Eupša ge nako e sepela, o thoma go e tlwayela, go bonagala go le bjalo mehleng. Ke gopola gore taba ya goba le dihlopha e be e makatša kudu, ke ile ka e tlwayele ka napa ka e kwišia ka ge ke ile ka ithuta go tšwa go ditatamente
tše tharo tša mmetse tša dikgopolo tša go sa fetoge, go fihlela go kgopolo ya dihlopanyana tše dingwe tša go swana le go lekantšha dihlopha le diphlopha bjalo bjalo.…

## UCT MAM1000 lecture notes part 31 – complex numbers part ix

When we were playing around with partial fractions we appeared to make a bit of an assumption which was that the only forms that we had to deal with in the denominator of a fraction could always be written as a factor of either linear parts ( $a+b x$) or quadratic parts which we could not factor into linear parts ( $ax^2+bx+x$) where $b^2-4ac<0$, and of course multiple powers of these, for instance we could have terms like $(a+bx)^3$ in the denominator. How do we know that we can always split a polynomial up into these factors where the coefficients are real? Couldn’t it be for instance that if I gave you a cubic polynomial that all the roots were complex and so I couldn’t factor it in a way that every factor came out with real coefficients? It turns out that the answer is no, but we need a couple more ingredients to prove this.…

## UCT MAM1000 lectures notes part 30 – complex numbers part viii

So, we can do basic algebra with complex numbers, take powers of them, and apply trig and exponential functions to them. There isn’t much left that we might want to do, but taking powers of them is very important and also pretty easy. Let’s say we wanted to calculate the solution to the equation: $z^2=-1$

Well, we know what $z$ is for this, because that’s what got us into this mess in the first place! We know that there are two solutions and they are $\pm i$. That is to say that if you multiply either of these numbers by themselves, you get -1, by definition. How about $z^2=i$. The first thing to do whenever you have to take the root of a complex number, or a real number (here the second root of $i$) is to convert that number into modulus argument form – it will be infinitely easier like that.…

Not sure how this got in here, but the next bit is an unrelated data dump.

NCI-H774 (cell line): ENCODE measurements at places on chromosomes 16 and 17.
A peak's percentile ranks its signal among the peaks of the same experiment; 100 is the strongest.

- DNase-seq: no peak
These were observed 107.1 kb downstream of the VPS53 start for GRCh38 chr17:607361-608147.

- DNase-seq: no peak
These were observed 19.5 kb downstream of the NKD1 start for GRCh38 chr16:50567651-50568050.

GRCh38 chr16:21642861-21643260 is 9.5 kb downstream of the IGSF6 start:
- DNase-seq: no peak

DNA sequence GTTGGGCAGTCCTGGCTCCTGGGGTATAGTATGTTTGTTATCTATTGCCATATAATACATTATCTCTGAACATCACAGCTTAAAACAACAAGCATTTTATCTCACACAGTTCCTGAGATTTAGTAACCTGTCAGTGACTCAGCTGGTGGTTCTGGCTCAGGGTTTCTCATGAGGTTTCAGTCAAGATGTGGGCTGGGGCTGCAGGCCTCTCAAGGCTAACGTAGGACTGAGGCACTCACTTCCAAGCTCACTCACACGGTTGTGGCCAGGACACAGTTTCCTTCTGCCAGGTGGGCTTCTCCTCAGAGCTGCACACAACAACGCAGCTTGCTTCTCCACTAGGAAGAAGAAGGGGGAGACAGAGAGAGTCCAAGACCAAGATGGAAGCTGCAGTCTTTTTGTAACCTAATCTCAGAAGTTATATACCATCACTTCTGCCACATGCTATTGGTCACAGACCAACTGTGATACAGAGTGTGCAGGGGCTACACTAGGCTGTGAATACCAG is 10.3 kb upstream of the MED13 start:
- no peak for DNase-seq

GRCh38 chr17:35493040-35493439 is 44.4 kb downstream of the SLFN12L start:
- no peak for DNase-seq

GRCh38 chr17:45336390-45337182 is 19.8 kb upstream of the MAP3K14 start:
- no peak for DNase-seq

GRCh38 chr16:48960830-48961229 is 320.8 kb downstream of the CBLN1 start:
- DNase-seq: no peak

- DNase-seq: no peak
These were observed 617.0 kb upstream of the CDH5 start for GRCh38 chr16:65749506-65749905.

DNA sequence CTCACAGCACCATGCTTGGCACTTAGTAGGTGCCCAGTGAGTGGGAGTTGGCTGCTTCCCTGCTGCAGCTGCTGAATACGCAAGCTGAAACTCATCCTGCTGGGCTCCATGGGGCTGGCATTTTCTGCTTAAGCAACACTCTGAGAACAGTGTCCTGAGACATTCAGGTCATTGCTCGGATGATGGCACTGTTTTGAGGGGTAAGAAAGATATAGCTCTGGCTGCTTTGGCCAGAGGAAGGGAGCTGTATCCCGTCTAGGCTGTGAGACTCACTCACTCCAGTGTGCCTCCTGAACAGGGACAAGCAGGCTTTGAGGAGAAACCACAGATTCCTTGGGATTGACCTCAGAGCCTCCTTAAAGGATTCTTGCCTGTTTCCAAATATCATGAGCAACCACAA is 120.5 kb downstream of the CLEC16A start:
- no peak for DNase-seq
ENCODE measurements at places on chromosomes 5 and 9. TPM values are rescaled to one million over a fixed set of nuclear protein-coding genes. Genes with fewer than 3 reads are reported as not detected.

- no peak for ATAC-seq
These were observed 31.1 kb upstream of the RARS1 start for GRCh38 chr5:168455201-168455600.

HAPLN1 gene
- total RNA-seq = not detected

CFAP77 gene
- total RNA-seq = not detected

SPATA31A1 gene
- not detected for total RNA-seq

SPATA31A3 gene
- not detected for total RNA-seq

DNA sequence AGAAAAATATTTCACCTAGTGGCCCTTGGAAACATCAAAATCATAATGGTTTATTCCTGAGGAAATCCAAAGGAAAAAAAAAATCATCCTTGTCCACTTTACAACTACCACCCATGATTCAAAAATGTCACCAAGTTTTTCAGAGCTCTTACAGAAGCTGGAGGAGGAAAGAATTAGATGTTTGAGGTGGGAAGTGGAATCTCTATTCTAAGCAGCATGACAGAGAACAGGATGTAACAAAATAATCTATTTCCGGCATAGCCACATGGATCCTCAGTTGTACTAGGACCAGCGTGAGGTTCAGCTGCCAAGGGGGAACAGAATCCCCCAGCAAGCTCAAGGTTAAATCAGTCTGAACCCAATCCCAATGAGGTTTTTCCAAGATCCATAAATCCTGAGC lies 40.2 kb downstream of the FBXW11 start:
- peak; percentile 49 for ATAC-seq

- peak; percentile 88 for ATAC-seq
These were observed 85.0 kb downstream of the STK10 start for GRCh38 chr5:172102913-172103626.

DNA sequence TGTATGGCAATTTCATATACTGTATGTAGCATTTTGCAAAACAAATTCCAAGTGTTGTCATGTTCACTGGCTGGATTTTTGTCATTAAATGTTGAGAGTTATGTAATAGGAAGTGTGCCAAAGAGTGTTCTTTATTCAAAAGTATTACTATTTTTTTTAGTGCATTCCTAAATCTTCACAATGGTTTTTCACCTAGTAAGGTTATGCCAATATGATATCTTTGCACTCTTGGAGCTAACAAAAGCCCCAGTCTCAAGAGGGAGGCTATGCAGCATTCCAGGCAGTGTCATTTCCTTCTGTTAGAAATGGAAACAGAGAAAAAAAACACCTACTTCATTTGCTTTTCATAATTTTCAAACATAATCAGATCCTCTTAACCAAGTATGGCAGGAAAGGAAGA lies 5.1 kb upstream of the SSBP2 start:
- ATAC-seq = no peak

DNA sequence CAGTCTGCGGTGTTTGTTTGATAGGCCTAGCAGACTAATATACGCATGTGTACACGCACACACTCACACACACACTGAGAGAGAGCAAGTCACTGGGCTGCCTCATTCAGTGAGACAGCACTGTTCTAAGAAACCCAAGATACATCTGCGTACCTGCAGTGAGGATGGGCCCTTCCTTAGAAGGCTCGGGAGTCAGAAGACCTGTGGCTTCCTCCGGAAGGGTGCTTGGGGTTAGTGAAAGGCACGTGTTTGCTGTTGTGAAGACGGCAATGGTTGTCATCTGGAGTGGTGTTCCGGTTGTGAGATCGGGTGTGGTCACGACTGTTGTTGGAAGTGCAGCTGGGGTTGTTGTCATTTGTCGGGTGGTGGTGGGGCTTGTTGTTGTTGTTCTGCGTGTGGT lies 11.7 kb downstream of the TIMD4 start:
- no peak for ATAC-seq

## A little something for the weekend… From https://xkcd.com/505/

 How clear is this post?

## UCT MAM1000 lecture notes part 29 – complex numbers part vii

So, we know how to take the exponential of any complex number now. We do it by converting the exponential into the exponential of the real and imaginary parts separately, and then use the relationship between $e^{ia}$ and the $\cos$ and $\sin$ functions to write everything in terms of functions of real numbers, which we know how to deal with. How about the trigonometric functions applied to complex numbers? Well, we have a pretty good hint already from how we got from the exponential of complex numbers to trigonometric functions of real numbers. In fact we’re just going to give the answer, but you can work it out using Taylor series as well. For a complex number $z$: $\cos z=\frac{e^{iz}+e^{-iz}}{2}$ $\sin z=\frac{e^{iz}-e^{-iz}}{2i}$